Adass Israel School has defended its response to allegations made against former principal Malka Leifer, now charged with child sexual abuse.
Leifer faced the Melbourne Magistrates Court on Thursday after landing back on Australian soil 13 years on from allegedly fleeing to Israel.
Leifer, escorted by Victoria Police, completed the final leg of her extradition from Israel on Wednesday night.
The ex-educator touched down at Melbourne airport aboard a commercial flight from Singapore at 8.44pm and was taken into 14-day quarantine.
Adass principal and chief executive officer Aaron Strasser defended the school's response to allegations originally made against Leifer in 2008 in a staff letter this week, seen by AAP.
Mr Strasser said Adass reached out to former students in Australia, Israel and the USA and organised an evening in each locale with a mental health professional.
He also recognised Leifer's presence in Australia "may evoke a range of reactions" for the school community, with further support being offered to former students and parents.
"We want to assure you that Adass Israel School fully supports the legal process in place and will do all that is requested by authorities to assist in the processing of this case," Mr Strasser said in the letter.
Adass president Benjamin Koppel said student safety and wellbeing was the school's highest priority and responsibility.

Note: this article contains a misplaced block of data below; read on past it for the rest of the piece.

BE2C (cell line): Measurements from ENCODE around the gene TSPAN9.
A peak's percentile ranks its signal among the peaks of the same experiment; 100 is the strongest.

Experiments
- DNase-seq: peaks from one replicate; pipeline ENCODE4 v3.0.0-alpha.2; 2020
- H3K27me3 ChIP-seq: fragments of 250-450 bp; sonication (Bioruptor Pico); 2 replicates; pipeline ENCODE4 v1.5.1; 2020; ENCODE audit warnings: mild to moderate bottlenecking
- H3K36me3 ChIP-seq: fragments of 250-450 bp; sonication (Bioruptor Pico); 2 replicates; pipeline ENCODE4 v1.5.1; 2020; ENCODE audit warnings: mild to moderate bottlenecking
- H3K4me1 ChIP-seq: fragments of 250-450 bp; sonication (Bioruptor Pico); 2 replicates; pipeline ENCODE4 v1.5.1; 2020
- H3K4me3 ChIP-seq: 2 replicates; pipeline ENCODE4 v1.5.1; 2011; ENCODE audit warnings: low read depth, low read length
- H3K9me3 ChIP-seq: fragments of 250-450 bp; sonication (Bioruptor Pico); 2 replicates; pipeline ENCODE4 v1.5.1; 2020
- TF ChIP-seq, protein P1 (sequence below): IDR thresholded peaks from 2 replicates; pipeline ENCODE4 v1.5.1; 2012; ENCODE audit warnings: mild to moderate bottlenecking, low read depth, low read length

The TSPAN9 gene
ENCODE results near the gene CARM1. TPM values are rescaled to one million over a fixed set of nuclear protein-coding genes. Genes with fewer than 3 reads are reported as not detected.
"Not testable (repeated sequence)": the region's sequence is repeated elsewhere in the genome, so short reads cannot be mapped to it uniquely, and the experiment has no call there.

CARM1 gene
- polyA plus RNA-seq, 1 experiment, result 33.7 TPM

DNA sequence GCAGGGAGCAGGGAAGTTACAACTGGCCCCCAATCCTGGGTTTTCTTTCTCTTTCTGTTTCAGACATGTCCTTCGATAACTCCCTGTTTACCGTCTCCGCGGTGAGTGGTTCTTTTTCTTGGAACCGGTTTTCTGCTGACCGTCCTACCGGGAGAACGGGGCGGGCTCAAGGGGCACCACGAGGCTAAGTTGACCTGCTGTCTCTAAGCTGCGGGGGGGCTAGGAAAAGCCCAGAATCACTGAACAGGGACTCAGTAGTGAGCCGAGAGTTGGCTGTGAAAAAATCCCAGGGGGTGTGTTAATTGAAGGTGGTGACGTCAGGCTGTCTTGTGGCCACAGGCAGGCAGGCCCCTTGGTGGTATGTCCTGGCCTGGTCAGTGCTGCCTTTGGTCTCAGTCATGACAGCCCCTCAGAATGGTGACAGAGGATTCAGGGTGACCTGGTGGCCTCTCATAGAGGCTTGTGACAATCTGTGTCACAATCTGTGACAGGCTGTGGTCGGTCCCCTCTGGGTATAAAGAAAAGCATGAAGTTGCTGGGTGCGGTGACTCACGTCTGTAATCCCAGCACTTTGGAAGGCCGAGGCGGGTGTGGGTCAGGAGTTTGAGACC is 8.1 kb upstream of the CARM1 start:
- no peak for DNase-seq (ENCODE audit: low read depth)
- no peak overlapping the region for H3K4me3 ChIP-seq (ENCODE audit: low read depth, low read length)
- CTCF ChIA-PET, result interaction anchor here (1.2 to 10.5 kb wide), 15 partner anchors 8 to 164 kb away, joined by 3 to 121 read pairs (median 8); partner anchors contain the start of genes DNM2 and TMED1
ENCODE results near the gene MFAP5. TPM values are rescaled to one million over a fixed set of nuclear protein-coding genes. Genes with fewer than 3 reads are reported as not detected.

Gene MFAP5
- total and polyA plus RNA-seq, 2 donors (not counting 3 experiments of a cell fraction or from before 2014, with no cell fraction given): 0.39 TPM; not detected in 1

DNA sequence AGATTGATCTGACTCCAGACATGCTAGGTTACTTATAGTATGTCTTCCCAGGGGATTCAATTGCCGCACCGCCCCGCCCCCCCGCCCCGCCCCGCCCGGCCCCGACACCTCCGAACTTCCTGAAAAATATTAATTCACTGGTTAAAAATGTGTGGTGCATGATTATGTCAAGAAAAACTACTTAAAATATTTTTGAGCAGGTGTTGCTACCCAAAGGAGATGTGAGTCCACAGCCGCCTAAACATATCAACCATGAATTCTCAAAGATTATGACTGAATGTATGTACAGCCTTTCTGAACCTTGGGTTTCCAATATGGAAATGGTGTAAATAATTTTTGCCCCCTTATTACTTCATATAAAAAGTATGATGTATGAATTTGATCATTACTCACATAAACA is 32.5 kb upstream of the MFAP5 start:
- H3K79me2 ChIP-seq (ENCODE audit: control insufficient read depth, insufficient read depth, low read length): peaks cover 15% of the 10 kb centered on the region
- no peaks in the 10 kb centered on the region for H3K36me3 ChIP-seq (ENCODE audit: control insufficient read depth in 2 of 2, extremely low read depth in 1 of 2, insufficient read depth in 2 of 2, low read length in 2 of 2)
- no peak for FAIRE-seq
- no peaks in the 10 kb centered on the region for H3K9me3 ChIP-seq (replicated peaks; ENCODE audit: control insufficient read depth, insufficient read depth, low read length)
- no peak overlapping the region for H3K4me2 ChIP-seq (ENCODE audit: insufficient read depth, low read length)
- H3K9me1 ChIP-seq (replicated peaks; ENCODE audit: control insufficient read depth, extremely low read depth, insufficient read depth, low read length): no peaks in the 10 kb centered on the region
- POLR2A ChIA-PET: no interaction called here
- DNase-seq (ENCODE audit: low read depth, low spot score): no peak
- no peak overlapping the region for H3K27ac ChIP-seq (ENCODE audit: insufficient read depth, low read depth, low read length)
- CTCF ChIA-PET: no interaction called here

"We have zero tolerance for abuse of any kind," Mr Koppel said in a statement to AAP on Thursday.
"While this case is currently before the courts, we are unable to comment specifically on the allegations or the details of the case at hand."
Australia's Attorney-General Christian Porter noted Leifer's arrival marked the end of a long and complicated legal battle.
"The arrival of Ms Leifer in Australia will bring relief to alleged victims who have waited many years for this moment," Mr Porter said in a statement.
Leifer faced Melbourne Magistrates Court via a video link on Thursday for her first appearance.
It is expected 74 charges of child rape and sexual abuse stemming from her years as principal of Elsternwick's Orthodox Adass Israel School will be formalised during the hearing.
Leifer has previously denied all allegations.
Wednesday's flight was the final leg of Leifer's extradition, long-awaited by sisters and former students Dassi Erlich, Nicole Meyer and Elly Sapper, who filed police reports in 2011.
It began with her boarding a Frankfurt-bound plane at Tel Aviv on Monday, just hours before the closure of Israel's airports due to the coronavirus pandemic.
Pictures published by local media showed Leifer about to board the flight wearing handcuffs and legcuffs.
Israel's Supreme Court approved her extradition order in December and Justice Minister Avi Nissenkorn approved the order the following day.
Leifer's final failed appeal followed 74 hearings in Israeli courts, which were drawn out on the basis of her claims of mental illness.
After fleeing Australia in 2008, she was first arrested in Israel in 2014 only to be freed from house arrest on the condition she undertook psychiatric assessments.
An independent undercover investigation proved Leifer was feigning mental illness and she was re-arrested in 2018.